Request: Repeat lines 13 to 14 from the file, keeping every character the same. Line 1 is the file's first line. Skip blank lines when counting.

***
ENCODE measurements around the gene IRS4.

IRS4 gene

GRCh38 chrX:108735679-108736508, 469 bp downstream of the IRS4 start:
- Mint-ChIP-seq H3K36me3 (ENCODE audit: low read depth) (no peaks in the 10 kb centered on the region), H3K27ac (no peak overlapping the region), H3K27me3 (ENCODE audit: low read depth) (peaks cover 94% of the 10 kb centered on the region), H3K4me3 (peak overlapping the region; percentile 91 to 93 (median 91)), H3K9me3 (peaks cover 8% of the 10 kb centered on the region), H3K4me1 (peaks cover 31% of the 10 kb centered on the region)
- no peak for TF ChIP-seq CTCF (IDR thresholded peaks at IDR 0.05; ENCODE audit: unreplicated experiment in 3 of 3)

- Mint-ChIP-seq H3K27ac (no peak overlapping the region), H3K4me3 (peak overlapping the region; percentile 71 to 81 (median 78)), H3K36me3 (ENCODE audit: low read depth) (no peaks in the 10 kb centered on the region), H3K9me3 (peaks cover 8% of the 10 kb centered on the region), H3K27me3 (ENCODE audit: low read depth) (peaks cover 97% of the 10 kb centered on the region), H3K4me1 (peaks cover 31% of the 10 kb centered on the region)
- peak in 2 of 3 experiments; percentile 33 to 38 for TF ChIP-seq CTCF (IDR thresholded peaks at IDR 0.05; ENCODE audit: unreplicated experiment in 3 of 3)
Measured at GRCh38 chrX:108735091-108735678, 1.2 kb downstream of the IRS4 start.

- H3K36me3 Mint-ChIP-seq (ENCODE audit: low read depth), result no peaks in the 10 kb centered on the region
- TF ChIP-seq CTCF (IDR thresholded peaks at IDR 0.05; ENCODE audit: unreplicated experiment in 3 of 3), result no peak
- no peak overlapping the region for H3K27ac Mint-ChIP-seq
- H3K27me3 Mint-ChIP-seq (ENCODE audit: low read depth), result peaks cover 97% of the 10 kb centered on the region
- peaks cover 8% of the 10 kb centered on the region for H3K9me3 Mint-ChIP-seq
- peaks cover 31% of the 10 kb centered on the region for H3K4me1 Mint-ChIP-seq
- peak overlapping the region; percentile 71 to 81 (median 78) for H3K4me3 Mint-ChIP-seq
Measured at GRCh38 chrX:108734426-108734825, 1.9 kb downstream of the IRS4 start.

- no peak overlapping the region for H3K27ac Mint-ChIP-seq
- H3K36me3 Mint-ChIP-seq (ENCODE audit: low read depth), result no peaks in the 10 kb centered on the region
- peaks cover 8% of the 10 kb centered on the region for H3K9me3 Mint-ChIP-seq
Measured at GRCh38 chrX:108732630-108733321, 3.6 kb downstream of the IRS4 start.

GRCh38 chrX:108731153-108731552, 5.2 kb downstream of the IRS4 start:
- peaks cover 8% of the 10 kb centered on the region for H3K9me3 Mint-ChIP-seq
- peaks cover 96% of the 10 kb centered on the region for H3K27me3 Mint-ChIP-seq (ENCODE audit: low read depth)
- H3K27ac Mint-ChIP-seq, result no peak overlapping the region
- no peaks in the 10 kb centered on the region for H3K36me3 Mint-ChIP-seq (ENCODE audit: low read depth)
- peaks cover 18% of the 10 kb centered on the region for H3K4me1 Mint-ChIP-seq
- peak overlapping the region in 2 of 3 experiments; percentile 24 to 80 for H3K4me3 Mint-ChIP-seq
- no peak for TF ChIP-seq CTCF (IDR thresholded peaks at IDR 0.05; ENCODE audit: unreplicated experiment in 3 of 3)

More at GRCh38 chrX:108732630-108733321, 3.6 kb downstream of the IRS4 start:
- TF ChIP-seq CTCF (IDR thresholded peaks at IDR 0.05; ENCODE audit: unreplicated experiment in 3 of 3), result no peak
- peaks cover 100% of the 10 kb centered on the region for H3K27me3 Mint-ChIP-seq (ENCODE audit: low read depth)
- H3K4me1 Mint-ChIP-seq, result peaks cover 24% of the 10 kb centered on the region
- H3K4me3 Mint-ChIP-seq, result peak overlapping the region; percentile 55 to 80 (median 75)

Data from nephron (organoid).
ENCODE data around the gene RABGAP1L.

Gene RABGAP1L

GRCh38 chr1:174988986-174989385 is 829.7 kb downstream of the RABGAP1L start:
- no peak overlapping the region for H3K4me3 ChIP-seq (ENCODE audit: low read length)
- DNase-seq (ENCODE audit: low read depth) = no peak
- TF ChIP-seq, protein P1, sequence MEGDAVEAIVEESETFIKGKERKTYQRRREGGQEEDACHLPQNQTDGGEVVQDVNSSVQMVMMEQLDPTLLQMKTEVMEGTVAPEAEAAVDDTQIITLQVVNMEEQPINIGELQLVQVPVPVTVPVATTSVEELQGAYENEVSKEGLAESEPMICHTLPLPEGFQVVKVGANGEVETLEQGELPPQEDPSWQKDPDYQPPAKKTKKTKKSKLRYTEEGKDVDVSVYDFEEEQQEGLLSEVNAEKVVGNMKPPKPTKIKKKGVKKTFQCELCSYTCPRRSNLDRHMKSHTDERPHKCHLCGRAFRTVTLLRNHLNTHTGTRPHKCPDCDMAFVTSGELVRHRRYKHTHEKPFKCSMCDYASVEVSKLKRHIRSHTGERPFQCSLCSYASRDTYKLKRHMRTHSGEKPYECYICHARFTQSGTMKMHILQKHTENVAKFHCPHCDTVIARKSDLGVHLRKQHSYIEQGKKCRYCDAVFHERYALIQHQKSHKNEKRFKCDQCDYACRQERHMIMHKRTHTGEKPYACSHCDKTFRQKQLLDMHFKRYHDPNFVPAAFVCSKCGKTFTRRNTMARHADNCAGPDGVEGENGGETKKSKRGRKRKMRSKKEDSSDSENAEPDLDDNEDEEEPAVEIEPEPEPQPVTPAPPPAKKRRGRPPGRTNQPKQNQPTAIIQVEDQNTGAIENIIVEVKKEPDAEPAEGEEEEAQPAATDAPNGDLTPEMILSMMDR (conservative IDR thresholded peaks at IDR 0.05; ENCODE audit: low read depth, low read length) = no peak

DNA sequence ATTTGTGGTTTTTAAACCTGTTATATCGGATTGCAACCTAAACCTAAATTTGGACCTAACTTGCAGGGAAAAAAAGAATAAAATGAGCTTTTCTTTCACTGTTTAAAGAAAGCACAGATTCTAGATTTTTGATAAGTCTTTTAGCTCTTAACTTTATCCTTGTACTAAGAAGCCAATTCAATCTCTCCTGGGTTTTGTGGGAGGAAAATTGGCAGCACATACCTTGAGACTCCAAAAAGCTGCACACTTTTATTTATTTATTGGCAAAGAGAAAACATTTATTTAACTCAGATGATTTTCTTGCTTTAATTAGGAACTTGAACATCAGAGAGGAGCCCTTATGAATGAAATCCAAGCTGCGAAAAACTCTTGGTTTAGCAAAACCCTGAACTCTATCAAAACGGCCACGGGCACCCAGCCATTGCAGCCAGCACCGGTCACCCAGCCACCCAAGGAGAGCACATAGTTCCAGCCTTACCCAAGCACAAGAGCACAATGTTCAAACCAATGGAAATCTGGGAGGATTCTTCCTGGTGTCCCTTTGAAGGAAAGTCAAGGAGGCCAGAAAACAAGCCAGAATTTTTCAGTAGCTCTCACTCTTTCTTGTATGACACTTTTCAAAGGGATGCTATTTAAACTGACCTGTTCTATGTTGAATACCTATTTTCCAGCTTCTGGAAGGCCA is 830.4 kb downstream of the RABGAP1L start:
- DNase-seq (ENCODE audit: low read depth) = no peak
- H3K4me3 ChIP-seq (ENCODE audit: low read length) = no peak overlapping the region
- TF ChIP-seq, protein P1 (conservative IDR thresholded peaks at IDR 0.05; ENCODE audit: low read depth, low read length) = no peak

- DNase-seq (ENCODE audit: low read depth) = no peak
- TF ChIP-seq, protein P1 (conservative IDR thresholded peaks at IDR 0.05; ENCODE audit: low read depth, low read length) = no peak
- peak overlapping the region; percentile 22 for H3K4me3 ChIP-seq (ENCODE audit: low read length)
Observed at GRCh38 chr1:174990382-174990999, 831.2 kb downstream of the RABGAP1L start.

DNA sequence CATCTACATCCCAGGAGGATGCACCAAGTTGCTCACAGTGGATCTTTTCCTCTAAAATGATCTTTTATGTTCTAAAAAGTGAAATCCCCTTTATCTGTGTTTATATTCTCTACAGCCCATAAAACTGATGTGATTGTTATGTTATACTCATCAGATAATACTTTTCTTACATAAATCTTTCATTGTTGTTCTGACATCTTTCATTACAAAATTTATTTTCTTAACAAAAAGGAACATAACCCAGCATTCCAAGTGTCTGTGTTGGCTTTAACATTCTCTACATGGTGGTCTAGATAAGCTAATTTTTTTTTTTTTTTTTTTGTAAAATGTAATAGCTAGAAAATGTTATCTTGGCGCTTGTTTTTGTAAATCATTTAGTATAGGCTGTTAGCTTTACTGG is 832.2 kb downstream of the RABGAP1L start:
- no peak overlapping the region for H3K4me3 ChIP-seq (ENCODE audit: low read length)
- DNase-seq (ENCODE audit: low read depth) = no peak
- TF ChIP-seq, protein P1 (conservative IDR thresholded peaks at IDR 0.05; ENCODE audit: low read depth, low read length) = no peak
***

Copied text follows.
- peaks cover 8% of the 10 kb centered on the region for H3K9me3 Mint-ChIP-seq
- peaks cover 31% of the 10 kb centered on the region for H3K4me1 Mint-ChIP-seq